The Prince

In a sealed room in Beijing, China’s Politburo have come to a critical decision. In a few days from now, the government of a small, resource-rich Western nation will be thrown into chaos. Their US ally, caught up in its own problems, is in no position to come to their aid. Meanwhile, an English prince has a personal crisis of his own….

“Neddy,” she said. He turned.

She was holding the paper between her finger and thumb, as if it were a dead rodent she held by the tail. She dropped it on to the ivory side-table, one of the (now politically-incorrect) spoils of the Raj, and walked slowly towards him. She was very old now, and after decades of standing on hard floors making small talk, her feet hurt.

She put a hand on his shoulder. She had to reach up: ridiculously, he was almost twice her height. He glanced at the paper on the table, and gave a shrug of frustrated anger.

“Just the latest…crap. Isn’t there anything to be done?”

She settled herself in one of the armchairs, her three remaining dogs puddling at her feet. He remained standing. He felt like smashing something in this perfect theatre-set of a room.

“I’m afraid not, darling. It’s foul, absolutely disgusting, but you must realise there’s nothing one can do. If one were to even try to – exert influence, or…make a fuss – the situation would be far worse, believe me.”

His long fingers clenched. Not for the first time, he wondered, what the point of being first in line to the throne? It was nothing but a television serial writ large, a kind of morality play in which his family played, alternately, heroes and villains. At the end of the evening, the audience went home to their chip butties and sausages and mash, and they – yes, even her – were put away in their golden cupboard, ready for the next royal show. His father had always said that the public could be cruel. Not until Edward married did he understand exactly what his father had meant by that.

“Is she very upset?”

“Upset? She…” It was hard to describe his wife’s emotional state to being labelled ‘Madame Mao’ and (in the gutter press) the Right Royal Bitch. She’d always been reserved and in control of her feelings. To give way, to dissolve in the face of all this filth – she’d see that as surrendering. Instead, she froze, opaque as egg-shell.

“I know.” His grandmother put a soft hand on his knee. At ninety-eight, her hands were those of a woman twenty or thirty years younger. “I feel for her. I have the greatest sympathy, I really do.”

He felt his face changing colour, the way it always did when he was angry, or ashamed. He was ashamed – of them, those eager, ignorant men and women who lapped up the trash from the tabloids, and of himself. Just as the tabloid editors and their grimy staff, he too lived off the profits of fantasy. The public wanted Prince Charming and his Cinderella in white, his white bride – not the yellow-skinned, slant-eyed, black-haired princess who’d been foisted upon them. They didn’t want Sarah.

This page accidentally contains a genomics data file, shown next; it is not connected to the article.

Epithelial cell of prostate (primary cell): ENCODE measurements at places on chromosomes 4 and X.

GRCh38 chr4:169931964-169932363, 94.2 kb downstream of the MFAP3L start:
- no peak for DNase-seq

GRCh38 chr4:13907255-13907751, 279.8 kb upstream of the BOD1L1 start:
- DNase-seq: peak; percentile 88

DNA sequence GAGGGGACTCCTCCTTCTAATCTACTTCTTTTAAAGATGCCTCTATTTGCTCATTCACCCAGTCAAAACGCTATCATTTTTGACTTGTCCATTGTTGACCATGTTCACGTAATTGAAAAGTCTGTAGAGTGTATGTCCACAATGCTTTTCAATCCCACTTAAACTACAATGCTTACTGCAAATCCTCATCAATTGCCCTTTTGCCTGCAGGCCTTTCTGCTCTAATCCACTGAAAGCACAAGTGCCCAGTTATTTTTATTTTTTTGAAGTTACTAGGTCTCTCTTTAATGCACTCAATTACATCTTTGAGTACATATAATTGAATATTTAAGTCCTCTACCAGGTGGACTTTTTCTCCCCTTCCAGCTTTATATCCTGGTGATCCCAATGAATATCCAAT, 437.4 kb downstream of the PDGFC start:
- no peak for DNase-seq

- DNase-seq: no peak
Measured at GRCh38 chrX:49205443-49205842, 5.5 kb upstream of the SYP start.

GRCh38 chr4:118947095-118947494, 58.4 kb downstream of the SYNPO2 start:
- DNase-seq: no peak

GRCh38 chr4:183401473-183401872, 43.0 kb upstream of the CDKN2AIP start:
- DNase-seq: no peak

“I want to…resign. Can one resign – is it even possible? You know I can make my own living, Gran – I can go back to the army. I just don’t see the point of all this – of us.”

She clicked her tongue. The shrewd, diplomat’s eye took in the way he stood, tight as a bow-line, the soldier’s mouth thin and nervous.

“One can’t resign. One is born to do a certain job, and one does that job, to the best of one’s ability – oh, Neddie, you think that ‘we’ don’t have a purpose but we do – we do. It is a very distinct, a very special purpose…I’m not saying, of course, that we as a family, as individuals, are different than the common man, of course not..”

Edward noticed the way that she pronounced the term ‘common man’, with the emphasis on ‘common’.  It was almost a comic imitation of royalty, of a certain attitude – as one might say ‘the common or garden snail’. Only she could provide that degree of condescension, and dignity, to the term.

“Our purpose is served precisely because we have no purpose. You know, dear, when I was very young I believed that as Queen I would have power – not very much but some power – to do something in the world, or…” she laughed, self-deprecating. “England. But after seventy years I have realised that if indeed we do have power, it is not to change anything but to ensure that things remain the same. That is so important for people – it gives them solidity, you see. Like one’s home.”

“But things should change. We’re a racist, nasty little island, and getting nastier by the day. This kind of – drivel – shows just what we’ve become. They call Sarah a Chinese gold-digger, all sorts of horrible names – and they don’t even know her. How dare they!”

He felt the stinging heat under his eyelids, and knuckled them. If only he could have called Tom Blackford, the editor of the Daily Star, out in a duel and shot him. Or had him sent to the Tower.

His grandmother, watching the colour in his face shift from red to white, and the gingery brows twitch, was powerfully reminded of portraits of her distant ancestor, Henry VIII. He had been a very handsome man in his youth. Quite mad, of course. Edward, though, was a lovely boy, and she rather liked Sarah. The bossy type – but then, so was she.

“Now then,” she said, ringing the bell to summon tea and cake, “I have an idea I think you may like.”